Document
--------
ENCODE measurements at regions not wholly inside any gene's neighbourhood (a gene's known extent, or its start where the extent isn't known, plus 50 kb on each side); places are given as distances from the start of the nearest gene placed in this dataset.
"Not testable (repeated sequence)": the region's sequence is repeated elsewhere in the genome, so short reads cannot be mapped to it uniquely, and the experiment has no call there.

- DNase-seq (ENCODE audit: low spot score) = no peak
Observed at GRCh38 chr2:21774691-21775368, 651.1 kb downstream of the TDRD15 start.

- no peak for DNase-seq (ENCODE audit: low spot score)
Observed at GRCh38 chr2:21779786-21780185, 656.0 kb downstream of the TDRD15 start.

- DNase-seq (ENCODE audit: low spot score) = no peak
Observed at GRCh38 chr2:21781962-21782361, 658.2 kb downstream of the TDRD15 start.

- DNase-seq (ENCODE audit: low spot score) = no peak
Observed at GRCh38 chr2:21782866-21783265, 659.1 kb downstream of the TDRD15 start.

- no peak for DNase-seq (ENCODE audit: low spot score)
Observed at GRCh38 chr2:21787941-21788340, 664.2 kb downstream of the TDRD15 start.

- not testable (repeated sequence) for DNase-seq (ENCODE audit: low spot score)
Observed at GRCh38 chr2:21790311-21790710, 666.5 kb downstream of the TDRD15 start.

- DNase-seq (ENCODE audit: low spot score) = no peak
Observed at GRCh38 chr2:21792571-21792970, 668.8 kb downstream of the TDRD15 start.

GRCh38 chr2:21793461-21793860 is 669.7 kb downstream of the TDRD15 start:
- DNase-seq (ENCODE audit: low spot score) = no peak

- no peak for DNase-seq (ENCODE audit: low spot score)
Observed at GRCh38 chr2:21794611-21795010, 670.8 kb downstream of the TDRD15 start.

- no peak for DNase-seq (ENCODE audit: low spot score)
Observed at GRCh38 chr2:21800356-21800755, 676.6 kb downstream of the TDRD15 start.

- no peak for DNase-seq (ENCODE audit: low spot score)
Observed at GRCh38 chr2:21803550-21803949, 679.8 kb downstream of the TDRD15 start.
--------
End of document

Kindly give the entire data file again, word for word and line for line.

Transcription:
ENCODE measurements at regions not wholly inside any gene's neighbourhood (a gene's known extent, or its start where the extent isn't known, plus 50 kb on each side); places are given as distances from the start of the nearest gene placed in this dataset.
"Not testable (repeated sequence)": the region's sequence is repeated elsewhere in the genome, so short reads cannot be mapped to it uniquely, and the experiment has no call there.

- DNase-seq (ENCODE audit: low spot score) = no peak
Observed at GRCh38 chr2:21774691-21775368, 651.1 kb downstream of the TDRD15 start.

- no peak for DNase-seq (ENCODE audit: low spot score)
Observed at GRCh38 chr2:21779786-21780185, 656.0 kb downstream of the TDRD15 start.

- DNase-seq (ENCODE audit: low spot score) = no peak
Observed at GRCh38 chr2:21781962-21782361, 658.2 kb downstream of the TDRD15 start.

- DNase-seq (ENCODE audit: low spot score) = no peak
Observed at GRCh38 chr2:21782866-21783265, 659.1 kb downstream of the TDRD15 start.

- no peak for DNase-seq (ENCODE audit: low spot score)
Observed at GRCh38 chr2:21787941-21788340, 664.2 kb downstream of the TDRD15 start.

- not testable (repeated sequence) for DNase-seq (ENCODE audit: low spot score)
Observed at GRCh38 chr2:21790311-21790710, 666.5 kb downstream of the TDRD15 start.

- DNase-seq (ENCODE audit: low spot score) = no peak
Observed at GRCh38 chr2:21792571-21792970, 668.8 kb downstream of the TDRD15 start.

GRCh38 chr2:21793461-21793860 is 669.7 kb downstream of the TDRD15 start:
- DNase-seq (ENCODE audit: low spot score) = no peak

- no peak for DNase-seq (ENCODE audit: low spot score)
Observed at GRCh38 chr2:21794611-21795010, 670.8 kb downstream of the TDRD15 start.

- no peak for DNase-seq (ENCODE audit: low spot score)
Observed at GRCh38 chr2:21800356-21800755, 676.6 kb downstream of the TDRD15 start.

- no peak for DNase-seq (ENCODE audit: low spot score)
Observed at GRCh38 chr2:21803550-21803949, 679.8 kb downstream of the TDRD15 start.